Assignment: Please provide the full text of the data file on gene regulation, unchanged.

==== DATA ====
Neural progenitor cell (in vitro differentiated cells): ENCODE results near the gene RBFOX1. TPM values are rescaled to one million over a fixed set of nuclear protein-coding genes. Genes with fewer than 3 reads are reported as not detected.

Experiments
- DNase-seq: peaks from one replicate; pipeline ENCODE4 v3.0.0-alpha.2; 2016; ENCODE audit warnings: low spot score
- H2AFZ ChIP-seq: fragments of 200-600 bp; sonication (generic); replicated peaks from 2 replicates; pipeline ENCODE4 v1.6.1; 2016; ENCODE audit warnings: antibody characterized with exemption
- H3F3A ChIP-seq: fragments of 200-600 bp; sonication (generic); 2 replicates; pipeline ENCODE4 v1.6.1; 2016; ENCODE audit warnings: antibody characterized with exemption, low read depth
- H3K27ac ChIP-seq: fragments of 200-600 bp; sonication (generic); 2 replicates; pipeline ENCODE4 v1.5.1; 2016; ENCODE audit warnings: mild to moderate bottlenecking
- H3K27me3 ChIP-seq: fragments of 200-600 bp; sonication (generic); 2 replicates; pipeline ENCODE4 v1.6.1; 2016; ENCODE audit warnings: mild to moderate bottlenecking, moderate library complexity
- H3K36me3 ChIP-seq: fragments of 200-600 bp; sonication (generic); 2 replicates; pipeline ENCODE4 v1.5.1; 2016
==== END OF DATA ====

Neural progenitor cell (in vitro differentiated cells): ENCODE results near the gene RBFOX1. TPM values are rescaled to one million over a fixed set of nuclear protein-coding genes. Genes with fewer than 3 reads are reported as not detected.

Experiments
- DNase-seq: peaks from one replicate; pipeline ENCODE4 v3.0.0-alpha.2; 2016; ENCODE audit warnings: low spot score
- H2AFZ ChIP-seq: fragments of 200-600 bp; sonication (generic); replicated peaks from 2 replicates; pipeline ENCODE4 v1.6.1; 2016; ENCODE audit warnings: antibody characterized with exemption
- H3F3A ChIP-seq: fragments of 200-600 bp; sonication (generic); 2 replicates; pipeline ENCODE4 v1.6.1; 2016; ENCODE audit warnings: antibody characterized with exemption, low read depth
- H3K27ac ChIP-seq: fragments of 200-600 bp; sonication (generic); 2 replicates; pipeline ENCODE4 v1.5.1; 2016; ENCODE audit warnings: mild to moderate bottlenecking
- H3K27me3 ChIP-seq: fragments of 200-600 bp; sonication (generic); 2 replicates; pipeline ENCODE4 v1.6.1; 2016; ENCODE audit warnings: mild to moderate bottlenecking, moderate library complexity
- H3K36me3 ChIP-seq: fragments of 200-600 bp; sonication (generic); 2 replicates; pipeline ENCODE4 v1.5.1; 2016